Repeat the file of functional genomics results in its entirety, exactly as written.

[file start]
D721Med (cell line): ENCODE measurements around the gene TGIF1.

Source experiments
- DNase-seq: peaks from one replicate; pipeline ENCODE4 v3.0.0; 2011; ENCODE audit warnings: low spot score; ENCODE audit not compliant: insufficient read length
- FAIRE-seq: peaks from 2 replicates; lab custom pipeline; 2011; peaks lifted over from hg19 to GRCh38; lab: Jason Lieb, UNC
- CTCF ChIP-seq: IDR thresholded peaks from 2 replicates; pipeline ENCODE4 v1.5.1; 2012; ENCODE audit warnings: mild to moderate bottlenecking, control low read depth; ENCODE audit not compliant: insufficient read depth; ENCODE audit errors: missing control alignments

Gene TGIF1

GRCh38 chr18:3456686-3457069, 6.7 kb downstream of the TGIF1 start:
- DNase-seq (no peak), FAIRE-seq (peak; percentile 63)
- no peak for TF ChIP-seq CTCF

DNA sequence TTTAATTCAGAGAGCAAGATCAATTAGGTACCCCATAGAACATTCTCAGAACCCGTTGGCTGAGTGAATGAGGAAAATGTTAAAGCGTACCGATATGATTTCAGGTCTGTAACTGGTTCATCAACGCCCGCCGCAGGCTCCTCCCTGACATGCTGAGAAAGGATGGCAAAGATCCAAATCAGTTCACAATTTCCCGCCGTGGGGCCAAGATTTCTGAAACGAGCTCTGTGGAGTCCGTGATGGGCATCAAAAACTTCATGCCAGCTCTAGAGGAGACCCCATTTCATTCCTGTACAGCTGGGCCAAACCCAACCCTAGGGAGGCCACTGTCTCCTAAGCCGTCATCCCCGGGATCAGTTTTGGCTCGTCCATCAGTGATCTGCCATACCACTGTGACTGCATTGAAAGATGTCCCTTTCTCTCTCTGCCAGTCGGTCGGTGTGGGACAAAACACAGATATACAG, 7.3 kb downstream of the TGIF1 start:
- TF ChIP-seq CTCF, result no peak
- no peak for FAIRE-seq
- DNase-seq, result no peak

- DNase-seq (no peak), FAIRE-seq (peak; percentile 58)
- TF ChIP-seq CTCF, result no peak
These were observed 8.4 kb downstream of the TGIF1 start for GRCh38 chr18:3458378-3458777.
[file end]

D721Med (cell line): ENCODE measurements around the gene TGIF1.

Source experiments
- DNase-seq: peaks from one replicate; pipeline ENCODE4 v3.0.0; 2011; ENCODE audit warnings: low spot score; ENCODE audit not compliant: insufficient read length
- FAIRE-seq: peaks from 2 replicates; lab custom pipeline; 2011; peaks lifted over from hg19 to GRCh38; lab: Jason Lieb, UNC
- CTCF ChIP-seq: IDR thresholded peaks from 2 replicates; pipeline ENCODE4 v1.5.1; 2012; ENCODE audit warnings: mild to moderate bottlenecking, control low read depth; ENCODE audit not compliant: insufficient read depth; ENCODE audit errors: missing control alignments

Gene TGIF1

GRCh38 chr18:3456686-3457069, 6.7 kb downstream of the TGIF1 start:
- DNase-seq (no peak), FAIRE-seq (peak; percentile 63)
- no peak for TF ChIP-seq CTCF

DNA sequence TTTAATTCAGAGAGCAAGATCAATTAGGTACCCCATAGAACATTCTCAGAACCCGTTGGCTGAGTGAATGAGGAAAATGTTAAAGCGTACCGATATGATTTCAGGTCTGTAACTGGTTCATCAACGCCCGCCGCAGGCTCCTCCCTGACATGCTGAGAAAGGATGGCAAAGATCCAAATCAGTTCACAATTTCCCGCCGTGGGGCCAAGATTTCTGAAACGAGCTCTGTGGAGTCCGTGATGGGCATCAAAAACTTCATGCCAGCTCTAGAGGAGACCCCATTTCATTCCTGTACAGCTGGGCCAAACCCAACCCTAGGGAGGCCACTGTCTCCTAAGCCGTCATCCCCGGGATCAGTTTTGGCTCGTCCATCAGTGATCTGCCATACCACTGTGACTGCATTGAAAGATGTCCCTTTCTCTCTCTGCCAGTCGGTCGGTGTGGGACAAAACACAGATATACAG, 7.3 kb downstream of the TGIF1 start:
- TF ChIP-seq CTCF, result no peak
- no peak for FAIRE-seq
- DNase-seq, result no peak

- DNase-seq (no peak), FAIRE-seq (peak; percentile 58)
- TF ChIP-seq CTCF, result no peak
These were observed 8.4 kb downstream of the TGIF1 start for GRCh38 chr18:3458378-3458777.